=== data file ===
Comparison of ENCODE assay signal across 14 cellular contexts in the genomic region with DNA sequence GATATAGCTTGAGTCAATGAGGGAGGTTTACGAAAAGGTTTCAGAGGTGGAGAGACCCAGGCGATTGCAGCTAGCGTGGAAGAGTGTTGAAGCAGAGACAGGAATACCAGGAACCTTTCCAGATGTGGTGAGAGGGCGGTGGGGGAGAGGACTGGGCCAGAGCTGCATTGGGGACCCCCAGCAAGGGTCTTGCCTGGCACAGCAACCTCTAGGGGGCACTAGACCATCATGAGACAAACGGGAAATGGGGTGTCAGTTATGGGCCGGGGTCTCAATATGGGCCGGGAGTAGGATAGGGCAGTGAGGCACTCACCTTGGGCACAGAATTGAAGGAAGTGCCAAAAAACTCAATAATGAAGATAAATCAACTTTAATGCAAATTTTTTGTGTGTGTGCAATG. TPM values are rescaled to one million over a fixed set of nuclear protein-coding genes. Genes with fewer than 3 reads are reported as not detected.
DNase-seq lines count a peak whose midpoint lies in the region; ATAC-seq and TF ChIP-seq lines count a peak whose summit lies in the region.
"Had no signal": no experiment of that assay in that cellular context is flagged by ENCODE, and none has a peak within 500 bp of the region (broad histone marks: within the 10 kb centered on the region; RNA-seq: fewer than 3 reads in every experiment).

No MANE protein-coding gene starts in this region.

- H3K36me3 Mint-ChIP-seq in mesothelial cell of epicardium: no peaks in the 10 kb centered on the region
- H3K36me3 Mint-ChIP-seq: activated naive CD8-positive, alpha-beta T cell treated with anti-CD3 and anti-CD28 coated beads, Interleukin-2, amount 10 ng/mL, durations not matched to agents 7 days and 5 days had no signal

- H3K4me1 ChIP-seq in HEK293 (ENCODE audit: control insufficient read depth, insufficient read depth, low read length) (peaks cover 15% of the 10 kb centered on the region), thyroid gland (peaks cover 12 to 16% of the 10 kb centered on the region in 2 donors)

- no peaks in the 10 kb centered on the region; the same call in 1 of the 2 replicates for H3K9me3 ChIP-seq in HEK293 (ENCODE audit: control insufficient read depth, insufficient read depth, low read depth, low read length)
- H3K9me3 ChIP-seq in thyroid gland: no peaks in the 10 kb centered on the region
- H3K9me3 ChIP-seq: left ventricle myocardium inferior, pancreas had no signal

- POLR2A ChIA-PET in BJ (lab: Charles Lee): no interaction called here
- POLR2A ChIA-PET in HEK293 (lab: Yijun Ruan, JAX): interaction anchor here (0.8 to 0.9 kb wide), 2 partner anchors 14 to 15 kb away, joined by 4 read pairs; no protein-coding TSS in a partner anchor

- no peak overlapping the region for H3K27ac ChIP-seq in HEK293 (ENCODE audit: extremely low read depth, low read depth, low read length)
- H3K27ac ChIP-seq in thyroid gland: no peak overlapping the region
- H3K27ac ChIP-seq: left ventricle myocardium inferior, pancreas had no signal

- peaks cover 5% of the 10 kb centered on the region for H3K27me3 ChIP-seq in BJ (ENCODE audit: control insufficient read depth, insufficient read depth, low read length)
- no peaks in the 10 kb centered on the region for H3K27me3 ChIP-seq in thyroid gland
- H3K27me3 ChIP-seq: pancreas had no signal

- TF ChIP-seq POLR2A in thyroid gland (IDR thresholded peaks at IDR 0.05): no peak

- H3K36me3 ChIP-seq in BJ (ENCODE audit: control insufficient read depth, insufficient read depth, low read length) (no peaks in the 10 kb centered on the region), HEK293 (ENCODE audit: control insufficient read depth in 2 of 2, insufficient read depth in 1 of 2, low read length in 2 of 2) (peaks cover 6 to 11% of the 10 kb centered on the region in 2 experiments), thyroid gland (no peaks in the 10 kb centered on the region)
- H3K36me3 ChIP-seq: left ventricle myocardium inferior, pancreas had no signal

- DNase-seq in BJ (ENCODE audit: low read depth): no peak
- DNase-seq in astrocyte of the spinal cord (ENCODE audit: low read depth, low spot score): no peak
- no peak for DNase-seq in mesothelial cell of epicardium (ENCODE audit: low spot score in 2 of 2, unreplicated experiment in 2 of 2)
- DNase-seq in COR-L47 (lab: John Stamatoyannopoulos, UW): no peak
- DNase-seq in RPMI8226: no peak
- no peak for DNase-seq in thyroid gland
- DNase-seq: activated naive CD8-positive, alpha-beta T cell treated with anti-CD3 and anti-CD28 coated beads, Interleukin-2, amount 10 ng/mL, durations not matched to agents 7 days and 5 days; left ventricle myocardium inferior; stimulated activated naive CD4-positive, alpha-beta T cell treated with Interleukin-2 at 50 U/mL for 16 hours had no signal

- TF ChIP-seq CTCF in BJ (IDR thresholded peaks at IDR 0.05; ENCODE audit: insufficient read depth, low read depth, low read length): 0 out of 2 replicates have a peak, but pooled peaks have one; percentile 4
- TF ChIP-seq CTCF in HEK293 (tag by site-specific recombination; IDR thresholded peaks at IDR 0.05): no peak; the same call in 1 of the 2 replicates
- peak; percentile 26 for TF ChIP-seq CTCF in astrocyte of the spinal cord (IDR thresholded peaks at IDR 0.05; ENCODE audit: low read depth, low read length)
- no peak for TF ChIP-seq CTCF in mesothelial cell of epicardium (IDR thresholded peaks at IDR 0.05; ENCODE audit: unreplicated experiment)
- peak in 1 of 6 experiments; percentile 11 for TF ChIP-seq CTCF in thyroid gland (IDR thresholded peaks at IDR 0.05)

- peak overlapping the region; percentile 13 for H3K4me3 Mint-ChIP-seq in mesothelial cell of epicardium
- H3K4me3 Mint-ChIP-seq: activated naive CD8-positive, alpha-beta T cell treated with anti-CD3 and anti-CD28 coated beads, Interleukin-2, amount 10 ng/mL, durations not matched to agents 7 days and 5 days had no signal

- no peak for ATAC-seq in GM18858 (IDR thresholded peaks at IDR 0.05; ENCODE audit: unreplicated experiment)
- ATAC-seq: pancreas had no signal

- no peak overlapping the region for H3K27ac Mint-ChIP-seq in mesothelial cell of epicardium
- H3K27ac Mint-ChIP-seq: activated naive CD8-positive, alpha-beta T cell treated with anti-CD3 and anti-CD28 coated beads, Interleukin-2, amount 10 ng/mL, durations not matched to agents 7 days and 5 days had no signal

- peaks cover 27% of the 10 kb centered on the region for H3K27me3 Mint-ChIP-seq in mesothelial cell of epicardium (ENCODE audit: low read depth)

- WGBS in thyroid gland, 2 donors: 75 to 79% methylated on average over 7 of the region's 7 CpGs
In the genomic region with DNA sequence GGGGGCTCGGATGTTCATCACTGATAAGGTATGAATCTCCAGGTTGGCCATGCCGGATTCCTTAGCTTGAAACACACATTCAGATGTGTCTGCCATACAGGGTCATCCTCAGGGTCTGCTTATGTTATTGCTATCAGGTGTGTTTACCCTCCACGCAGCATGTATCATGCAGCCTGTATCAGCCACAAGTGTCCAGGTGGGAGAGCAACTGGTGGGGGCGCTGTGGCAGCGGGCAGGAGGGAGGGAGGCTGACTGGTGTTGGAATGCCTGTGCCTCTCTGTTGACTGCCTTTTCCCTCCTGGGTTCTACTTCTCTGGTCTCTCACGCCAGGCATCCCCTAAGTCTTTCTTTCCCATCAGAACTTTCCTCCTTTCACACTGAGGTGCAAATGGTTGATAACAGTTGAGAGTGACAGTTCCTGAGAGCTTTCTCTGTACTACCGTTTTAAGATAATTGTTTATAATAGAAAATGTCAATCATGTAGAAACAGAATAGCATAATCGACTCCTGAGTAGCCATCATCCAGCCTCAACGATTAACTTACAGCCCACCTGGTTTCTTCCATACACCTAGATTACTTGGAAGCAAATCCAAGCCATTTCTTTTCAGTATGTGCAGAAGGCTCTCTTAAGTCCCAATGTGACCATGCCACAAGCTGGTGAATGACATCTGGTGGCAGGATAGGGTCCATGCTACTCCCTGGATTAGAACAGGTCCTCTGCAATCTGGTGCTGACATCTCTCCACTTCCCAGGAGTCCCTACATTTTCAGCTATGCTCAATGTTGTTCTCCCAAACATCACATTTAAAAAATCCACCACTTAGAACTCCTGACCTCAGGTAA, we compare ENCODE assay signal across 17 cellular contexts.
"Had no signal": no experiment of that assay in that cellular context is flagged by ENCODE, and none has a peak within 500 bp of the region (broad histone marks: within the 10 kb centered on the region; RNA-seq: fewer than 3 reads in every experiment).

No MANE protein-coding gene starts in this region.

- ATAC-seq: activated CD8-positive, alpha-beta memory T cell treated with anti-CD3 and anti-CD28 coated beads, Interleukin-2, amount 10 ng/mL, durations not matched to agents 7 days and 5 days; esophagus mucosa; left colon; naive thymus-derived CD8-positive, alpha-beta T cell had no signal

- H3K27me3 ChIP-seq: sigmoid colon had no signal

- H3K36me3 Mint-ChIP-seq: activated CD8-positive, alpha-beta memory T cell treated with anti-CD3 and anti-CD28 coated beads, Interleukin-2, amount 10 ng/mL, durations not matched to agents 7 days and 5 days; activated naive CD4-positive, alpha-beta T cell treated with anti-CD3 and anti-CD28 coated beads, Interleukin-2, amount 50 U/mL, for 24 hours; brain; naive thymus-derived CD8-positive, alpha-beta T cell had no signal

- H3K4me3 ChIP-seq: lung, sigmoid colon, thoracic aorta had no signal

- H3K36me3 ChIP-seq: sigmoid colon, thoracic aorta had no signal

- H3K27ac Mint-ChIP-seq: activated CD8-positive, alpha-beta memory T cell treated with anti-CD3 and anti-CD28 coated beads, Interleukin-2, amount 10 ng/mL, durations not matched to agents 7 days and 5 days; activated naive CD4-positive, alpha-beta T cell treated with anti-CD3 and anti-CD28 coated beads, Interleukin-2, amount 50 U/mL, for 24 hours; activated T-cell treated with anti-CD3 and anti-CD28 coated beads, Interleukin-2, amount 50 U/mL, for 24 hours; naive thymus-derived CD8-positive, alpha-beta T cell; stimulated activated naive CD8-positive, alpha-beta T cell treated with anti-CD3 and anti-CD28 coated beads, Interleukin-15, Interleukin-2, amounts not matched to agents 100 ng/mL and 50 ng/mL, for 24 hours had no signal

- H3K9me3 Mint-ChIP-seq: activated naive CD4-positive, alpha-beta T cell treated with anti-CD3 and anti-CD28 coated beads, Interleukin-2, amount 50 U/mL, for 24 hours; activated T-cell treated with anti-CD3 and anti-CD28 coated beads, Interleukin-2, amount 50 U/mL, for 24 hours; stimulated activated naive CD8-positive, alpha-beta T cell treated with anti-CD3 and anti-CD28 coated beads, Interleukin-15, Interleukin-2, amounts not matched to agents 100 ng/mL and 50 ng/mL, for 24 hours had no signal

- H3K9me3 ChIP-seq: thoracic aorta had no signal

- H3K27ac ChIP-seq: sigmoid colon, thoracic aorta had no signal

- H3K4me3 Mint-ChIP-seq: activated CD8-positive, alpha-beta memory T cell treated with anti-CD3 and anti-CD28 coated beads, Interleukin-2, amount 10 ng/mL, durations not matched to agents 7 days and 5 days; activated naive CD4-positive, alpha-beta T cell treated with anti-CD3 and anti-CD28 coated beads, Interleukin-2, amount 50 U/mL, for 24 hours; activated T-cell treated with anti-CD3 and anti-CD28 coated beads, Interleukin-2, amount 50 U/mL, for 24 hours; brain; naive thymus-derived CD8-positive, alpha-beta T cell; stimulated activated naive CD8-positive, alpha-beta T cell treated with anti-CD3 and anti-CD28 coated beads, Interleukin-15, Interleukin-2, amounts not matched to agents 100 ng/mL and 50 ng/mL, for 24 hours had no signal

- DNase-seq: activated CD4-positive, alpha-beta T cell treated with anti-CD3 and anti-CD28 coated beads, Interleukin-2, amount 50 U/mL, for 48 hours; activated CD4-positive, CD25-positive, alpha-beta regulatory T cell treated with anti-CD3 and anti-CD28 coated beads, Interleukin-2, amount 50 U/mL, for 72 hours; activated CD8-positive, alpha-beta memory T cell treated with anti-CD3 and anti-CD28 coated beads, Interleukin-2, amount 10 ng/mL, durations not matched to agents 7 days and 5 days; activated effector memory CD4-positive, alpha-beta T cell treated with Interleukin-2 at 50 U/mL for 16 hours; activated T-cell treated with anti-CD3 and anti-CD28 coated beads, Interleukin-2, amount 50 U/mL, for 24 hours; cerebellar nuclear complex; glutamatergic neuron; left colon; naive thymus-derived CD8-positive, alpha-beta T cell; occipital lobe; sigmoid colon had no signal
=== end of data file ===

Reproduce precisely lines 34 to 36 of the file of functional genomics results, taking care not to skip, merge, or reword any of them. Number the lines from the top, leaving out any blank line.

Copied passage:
- peak overlapping the region; percentile 13 for H3K4me3 Mint-ChIP-seq in mesothelial cell of epicardium
- H3K4me3 Mint-ChIP-seq: activated naive CD8-positive, alpha-beta T cell treated with anti-CD3 and anti-CD28 coated beads, Interleukin-2, amount 10 ng/mL, durations not matched to agents 7 days and 5 days had no signal

- no peak for ATAC-seq in GM18858 (IDR thresholded peaks at IDR 0.05; ENCODE audit: unreplicated experiment)